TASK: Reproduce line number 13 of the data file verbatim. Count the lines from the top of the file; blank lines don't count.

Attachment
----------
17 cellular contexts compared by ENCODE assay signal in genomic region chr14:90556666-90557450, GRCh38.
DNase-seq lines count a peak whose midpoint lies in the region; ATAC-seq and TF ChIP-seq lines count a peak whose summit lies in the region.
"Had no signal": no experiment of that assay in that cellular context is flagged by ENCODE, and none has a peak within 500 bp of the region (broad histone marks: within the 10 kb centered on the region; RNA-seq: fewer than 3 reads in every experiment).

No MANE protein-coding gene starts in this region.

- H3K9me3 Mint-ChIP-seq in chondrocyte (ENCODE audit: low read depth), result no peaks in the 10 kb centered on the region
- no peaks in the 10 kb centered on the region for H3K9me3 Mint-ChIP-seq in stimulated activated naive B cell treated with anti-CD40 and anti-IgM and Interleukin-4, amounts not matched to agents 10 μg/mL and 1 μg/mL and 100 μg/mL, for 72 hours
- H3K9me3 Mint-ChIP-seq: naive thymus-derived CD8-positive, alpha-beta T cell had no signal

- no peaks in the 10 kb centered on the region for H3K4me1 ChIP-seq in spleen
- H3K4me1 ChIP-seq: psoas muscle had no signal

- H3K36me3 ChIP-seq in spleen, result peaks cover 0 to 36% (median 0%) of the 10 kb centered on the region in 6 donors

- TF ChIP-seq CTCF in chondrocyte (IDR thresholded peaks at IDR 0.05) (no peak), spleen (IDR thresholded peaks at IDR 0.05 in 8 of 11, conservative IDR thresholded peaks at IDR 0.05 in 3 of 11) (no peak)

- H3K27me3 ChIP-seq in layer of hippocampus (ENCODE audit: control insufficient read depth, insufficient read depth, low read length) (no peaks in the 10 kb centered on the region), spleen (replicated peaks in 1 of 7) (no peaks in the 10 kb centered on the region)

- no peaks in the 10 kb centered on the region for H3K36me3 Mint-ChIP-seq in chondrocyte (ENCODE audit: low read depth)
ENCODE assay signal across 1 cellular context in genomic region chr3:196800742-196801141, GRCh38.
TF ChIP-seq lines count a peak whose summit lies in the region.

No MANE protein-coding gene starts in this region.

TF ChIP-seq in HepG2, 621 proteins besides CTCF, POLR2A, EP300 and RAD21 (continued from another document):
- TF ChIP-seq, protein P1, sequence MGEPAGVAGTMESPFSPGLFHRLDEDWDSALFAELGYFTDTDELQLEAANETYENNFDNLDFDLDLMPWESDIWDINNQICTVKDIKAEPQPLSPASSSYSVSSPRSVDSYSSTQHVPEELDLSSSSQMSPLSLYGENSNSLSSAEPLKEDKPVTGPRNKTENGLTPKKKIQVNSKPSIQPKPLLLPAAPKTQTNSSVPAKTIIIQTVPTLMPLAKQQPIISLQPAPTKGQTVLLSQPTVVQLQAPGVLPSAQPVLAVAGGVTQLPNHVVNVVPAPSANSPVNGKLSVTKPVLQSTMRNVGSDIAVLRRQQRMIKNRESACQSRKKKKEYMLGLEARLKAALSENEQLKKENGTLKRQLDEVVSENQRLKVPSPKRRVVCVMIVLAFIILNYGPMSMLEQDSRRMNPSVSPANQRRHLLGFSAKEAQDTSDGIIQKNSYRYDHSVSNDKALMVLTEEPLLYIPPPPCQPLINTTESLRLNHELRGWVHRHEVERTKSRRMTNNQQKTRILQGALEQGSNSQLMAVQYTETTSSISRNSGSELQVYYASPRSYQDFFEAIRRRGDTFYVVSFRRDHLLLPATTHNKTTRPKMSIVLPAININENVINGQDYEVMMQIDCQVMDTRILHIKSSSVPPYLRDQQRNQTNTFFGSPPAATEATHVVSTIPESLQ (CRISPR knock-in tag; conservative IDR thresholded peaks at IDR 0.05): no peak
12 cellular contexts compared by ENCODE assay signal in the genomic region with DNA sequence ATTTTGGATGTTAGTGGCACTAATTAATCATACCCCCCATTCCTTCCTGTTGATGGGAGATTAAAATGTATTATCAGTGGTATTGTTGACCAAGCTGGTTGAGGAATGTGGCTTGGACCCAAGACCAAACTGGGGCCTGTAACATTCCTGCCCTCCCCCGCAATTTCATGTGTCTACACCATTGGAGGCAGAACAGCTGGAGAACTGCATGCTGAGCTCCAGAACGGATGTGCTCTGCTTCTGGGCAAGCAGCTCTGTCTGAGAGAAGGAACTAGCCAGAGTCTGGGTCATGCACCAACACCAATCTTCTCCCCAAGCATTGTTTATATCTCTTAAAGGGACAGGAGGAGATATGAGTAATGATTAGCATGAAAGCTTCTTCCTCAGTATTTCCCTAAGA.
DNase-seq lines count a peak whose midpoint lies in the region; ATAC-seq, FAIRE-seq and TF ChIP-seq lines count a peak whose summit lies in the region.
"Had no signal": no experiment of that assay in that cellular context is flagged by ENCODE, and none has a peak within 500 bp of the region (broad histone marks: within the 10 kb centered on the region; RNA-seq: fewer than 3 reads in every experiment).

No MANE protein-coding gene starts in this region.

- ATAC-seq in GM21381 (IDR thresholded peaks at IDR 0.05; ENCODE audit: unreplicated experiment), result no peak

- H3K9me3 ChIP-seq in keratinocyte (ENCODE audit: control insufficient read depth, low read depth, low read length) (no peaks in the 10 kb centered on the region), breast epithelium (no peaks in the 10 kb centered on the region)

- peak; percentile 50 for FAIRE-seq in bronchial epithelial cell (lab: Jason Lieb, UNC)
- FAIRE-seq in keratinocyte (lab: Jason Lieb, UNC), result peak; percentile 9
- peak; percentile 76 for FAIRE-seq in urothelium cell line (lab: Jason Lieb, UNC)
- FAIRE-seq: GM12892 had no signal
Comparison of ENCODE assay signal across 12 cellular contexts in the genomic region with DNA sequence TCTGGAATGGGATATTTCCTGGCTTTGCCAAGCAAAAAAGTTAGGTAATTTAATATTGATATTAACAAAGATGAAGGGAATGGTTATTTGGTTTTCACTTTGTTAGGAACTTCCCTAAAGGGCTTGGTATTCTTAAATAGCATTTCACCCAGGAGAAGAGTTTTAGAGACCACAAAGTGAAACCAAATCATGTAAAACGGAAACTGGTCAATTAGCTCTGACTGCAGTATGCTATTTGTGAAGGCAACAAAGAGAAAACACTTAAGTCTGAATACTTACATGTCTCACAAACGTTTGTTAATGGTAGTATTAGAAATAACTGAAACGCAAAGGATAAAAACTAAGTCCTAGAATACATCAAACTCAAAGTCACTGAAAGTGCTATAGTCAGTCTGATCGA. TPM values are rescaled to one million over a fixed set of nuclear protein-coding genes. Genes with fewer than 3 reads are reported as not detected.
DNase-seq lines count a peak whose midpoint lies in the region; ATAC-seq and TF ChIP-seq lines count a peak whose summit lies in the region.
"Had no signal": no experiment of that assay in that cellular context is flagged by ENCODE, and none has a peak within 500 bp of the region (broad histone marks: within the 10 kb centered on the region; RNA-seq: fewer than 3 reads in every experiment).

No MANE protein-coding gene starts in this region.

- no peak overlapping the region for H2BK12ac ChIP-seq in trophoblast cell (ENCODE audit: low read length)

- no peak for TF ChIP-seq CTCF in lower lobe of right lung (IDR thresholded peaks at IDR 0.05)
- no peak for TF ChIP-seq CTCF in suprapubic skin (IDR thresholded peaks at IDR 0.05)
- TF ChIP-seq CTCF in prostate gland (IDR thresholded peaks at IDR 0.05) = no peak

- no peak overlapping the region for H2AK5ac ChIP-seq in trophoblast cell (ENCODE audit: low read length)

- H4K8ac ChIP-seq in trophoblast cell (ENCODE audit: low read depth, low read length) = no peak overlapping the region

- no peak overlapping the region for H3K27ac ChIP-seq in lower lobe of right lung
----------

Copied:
- no peaks in the 10 kb centered on the region for H3K36me3 Mint-ChIP-seq in chondrocyte (ENCODE audit: low read depth)